Symbols of worship
- Art historians had to acquire familiarity with hagiographies of the Buddha in order to understand Buddhist sculpture.
- According to hagiographies, the Buddha attained enlightenment while meditating und a tree. Many early sculptors did not show the Buddha in human form.
- Instead, they showed his presence through symbols. The empty seat was meant to indicate the meditation of the Buddha, and the stupa was meant to represent the mahaparinibbana.
- Another frequently used symbol was the wheel. This stood for the first sermon of the Buddha, delivered at Samath.
- Other sculptures at Sanchi were perhaps not directly inspired by Buddhist ideas,
- These include beautiful women swinging from the edge of the gateway, holding onto a tree. It could be a representation of what is described in Sanskrit as a Shalabhanjika.
- According to popular belief, this was a woman whose touch caused trees to flower and bear fruit. It is likely that this was regarded as an auspicious symbol as integrated into the decoration of the stupa.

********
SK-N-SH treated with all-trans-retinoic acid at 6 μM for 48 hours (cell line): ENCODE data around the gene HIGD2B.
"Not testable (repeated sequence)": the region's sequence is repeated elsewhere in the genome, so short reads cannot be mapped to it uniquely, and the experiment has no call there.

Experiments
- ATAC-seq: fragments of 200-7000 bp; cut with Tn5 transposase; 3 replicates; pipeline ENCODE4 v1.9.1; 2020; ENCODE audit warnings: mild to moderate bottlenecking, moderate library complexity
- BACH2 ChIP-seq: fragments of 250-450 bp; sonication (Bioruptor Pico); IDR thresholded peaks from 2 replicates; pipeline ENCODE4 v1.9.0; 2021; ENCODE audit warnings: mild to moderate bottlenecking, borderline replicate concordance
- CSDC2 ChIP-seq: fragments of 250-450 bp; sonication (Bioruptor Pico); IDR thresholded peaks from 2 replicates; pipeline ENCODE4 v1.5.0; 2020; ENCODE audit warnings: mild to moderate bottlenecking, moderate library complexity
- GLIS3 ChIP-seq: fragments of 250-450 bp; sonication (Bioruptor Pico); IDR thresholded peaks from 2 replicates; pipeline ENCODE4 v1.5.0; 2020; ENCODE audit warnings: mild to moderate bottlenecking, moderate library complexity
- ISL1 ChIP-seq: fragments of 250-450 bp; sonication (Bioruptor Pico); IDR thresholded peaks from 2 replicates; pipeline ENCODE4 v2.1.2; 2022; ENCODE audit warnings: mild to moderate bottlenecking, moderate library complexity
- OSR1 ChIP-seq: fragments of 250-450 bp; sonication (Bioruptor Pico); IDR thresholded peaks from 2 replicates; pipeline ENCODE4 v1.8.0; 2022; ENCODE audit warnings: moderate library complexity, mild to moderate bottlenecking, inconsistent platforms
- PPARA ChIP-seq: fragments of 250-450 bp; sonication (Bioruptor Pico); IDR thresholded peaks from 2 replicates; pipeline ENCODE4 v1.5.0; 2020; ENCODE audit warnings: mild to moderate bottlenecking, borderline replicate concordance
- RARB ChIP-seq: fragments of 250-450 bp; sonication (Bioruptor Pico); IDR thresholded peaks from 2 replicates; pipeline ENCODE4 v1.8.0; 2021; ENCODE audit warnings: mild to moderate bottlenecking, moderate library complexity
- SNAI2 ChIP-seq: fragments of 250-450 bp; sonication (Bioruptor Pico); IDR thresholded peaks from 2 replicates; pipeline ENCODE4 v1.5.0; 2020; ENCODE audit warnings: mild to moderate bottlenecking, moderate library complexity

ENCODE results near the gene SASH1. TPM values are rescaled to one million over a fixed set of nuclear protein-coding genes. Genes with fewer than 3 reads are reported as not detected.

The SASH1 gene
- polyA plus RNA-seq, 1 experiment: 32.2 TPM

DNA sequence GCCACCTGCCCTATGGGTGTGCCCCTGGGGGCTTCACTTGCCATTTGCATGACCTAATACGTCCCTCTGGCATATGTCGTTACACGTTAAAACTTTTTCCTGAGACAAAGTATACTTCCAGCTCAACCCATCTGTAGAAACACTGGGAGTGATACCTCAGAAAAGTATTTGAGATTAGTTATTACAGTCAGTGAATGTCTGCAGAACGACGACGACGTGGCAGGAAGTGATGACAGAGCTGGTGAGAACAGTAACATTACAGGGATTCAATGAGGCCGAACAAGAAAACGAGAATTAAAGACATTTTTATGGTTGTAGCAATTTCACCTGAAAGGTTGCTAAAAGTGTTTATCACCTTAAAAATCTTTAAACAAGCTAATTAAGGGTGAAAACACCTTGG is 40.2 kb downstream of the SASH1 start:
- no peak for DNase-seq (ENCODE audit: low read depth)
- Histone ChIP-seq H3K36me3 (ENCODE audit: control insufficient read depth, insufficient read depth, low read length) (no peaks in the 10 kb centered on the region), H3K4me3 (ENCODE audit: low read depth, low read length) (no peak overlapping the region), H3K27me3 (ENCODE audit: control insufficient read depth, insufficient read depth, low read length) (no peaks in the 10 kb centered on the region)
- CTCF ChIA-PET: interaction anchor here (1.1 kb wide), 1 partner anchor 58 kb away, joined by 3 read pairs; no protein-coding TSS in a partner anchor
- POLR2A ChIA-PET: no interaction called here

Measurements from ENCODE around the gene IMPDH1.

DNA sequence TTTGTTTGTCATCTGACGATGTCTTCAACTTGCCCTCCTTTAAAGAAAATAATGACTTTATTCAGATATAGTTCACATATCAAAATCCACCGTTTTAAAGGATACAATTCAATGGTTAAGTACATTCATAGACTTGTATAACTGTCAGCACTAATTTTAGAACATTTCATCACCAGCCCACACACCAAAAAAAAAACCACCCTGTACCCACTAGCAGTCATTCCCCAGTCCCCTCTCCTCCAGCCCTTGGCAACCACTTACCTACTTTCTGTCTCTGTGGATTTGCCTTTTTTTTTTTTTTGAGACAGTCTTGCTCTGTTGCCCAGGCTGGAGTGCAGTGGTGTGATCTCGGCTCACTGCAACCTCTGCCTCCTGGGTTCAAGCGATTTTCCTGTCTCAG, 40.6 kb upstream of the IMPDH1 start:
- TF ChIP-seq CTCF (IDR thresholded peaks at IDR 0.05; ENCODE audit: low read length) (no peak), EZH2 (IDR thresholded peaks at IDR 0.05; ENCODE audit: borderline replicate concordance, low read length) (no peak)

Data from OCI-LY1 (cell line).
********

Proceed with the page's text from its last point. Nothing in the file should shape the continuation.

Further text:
- The shalabhanjika motif suggests that many people who turned to Buddhism enriched it with their own pre-Buddhist and even non-Buddhist beliefs, practices and idea Some of the recurrent motifs in the sculpture at Sanchi were evidently derived from these traditions.
- While the Jatakas contain several animal stories that are depicted at Sanchi, it is likely that many of these animals were carved to create lively scenes to draw viewers..
- While some historians identify the figure as Maya, the mother of the Buddha, other identify her with a popular goddess, Gajalakshmi - literally, the goddess of good fortune - who is associated with elephants, it is also possible that devotees who saw these sculptures identified the figure with both Maya and Gajalakshmi.
- Consider the serpent, which is found on several pillars. This motif seems to be derived from popular traditions, which were not always recorded m texts.
Paintings from the past
- The paintings at Ajanta depict stories from the Jatakas. These include depictions of courtly life, processions, men and women at work, and festivals.
- The artists used the technique of shading to give a three-dimensional quality.
- Supporters of Mahayana regarded other Buddhists as followers of Hinayana, However, followers of the older tradition described themselves as theravadins,, that is, those who followed the path of old, respected teachers, the theras.
The Growth of Puranic Hinduism